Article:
As Lawrence Wright's The Looming Tower makes clear, the Sudanese government offered bin Laden to the United States in 1996, but the Clinton Administration would not take him. I asked Wright what happened.
"Sudan was an open country for terrorists," Wright responded. "You know, they had an Islamic revolution, and they opened their doors to anybody, any Muslim who wanted to come. And naturally, the ones who came were the ones that weren’t invited anywhere else."
Wright continued: "You had Carlos the Jackal there, and Abu Nidal, and all these different terrorist groups. And you had bin Laden, who had some money to give them. And it was in…during the Clinton administration, in 1996, that it was decided that bin Laden posed a threat by just being there. And so American authorities put pressure on the Sudanese to expel him. And the Sudanese first of all said well, do you want him? And you know, we didn’t have an indictment on bin Laden. There wasn’t very much that we could do with him. At the time, it may be that he hadn’t killed any Americans yet. So we said no."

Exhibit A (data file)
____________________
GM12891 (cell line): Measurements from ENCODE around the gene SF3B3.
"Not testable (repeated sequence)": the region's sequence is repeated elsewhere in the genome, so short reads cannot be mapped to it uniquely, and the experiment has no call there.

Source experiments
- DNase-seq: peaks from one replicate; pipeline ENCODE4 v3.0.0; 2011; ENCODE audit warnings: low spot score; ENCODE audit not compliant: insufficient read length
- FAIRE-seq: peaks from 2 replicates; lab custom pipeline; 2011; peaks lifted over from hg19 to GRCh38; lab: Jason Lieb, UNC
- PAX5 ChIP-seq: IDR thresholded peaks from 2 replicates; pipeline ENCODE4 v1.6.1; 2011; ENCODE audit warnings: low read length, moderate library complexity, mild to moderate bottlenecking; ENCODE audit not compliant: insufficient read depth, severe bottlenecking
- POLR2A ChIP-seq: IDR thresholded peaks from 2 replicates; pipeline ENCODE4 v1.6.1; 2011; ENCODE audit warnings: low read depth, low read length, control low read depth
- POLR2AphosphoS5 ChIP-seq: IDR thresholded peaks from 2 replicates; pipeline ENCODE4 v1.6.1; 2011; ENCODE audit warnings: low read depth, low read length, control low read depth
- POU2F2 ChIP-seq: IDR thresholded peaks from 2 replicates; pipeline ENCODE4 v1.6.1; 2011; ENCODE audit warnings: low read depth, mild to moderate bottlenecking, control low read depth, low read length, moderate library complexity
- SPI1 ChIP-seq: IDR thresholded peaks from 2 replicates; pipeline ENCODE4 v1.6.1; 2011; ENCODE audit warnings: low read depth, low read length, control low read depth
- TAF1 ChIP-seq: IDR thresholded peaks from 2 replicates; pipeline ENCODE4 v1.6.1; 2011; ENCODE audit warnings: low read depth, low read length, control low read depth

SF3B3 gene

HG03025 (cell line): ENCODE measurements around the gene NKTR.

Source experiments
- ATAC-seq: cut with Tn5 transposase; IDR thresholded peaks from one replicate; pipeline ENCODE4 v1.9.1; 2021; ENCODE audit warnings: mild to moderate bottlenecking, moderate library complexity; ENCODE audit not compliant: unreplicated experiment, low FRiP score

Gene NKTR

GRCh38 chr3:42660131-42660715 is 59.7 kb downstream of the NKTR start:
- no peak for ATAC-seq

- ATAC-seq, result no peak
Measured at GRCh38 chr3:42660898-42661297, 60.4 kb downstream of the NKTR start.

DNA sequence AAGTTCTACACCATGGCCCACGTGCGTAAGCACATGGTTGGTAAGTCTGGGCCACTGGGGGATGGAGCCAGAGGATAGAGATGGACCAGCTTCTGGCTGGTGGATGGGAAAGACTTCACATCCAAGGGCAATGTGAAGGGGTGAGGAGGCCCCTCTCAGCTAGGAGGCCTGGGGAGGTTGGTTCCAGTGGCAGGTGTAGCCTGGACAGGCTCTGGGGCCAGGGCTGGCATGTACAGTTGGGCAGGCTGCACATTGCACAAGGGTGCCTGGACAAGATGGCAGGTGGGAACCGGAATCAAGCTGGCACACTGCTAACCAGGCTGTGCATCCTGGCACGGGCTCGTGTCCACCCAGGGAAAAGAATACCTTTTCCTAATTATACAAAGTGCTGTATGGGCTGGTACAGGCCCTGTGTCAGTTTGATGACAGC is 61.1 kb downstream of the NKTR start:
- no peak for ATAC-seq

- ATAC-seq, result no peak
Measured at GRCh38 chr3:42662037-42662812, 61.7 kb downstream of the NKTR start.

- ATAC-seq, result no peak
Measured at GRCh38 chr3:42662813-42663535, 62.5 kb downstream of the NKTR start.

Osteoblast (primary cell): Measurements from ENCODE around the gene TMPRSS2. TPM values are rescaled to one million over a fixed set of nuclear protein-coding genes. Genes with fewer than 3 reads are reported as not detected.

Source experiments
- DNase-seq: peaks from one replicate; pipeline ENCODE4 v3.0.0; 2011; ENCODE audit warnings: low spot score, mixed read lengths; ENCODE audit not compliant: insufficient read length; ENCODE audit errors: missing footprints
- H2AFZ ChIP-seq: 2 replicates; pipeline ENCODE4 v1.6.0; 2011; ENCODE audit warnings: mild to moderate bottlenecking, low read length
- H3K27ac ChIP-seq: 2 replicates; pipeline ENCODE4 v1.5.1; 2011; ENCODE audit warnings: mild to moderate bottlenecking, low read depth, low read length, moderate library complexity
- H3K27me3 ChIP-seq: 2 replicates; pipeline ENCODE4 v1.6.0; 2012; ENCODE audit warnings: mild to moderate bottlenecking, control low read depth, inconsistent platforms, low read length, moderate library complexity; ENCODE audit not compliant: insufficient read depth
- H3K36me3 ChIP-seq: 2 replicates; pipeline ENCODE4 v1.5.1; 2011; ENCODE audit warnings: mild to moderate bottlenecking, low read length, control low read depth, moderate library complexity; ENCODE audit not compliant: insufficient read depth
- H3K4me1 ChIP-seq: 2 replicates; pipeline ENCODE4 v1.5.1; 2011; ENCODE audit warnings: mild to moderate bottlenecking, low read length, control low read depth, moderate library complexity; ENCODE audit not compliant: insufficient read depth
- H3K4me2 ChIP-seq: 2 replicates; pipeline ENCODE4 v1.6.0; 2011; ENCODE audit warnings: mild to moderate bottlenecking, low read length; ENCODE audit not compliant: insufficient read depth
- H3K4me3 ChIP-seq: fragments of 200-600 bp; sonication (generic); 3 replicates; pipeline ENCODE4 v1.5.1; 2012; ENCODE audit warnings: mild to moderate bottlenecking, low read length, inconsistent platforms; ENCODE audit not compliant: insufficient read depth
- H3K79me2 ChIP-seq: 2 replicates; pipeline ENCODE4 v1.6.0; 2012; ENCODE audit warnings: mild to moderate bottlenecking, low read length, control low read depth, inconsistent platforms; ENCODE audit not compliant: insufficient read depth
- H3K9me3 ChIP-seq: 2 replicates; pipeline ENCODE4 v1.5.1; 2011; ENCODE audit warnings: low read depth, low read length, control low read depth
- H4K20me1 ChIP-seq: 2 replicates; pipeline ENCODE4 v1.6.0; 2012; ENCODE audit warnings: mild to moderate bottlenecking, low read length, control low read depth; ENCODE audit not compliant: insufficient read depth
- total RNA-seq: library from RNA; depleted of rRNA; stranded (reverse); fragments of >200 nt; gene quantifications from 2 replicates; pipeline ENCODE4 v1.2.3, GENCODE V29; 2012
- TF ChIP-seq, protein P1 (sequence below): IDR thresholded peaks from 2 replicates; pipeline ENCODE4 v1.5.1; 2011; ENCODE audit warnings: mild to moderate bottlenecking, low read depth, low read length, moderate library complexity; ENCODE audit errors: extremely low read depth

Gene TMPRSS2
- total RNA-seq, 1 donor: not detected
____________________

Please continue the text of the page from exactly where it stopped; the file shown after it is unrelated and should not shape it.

And there you have the essence of the Clinton-era approach to terrorism: The law enforcement mindset.
Except with Janet Reno as Attorney General, there wasn't even much law enforcement.
Contrast that lethargy and legalism --don't forget "The Wall"-- with the John Ashcroft Department of Justice. The former Attorney General has a new book coming out, "Never Again," that details the DOJ's campaign against al Qaeda after 9/11. Attorney General Ashcroft was interviewed by Michelle Malkin on the right way to respond to terrorists --you can listen via registration here. Even more impressive is the brief speech Ashcroft delivered at the DOJ on the fifth anniversary of 9/11:
Good morning. It feels good to come back to the Justice Department, I can tell you that. Thank you for standing up to greet me, and thank you for sitting back down. So often a standing ovation is used as a cover for a mass exodus.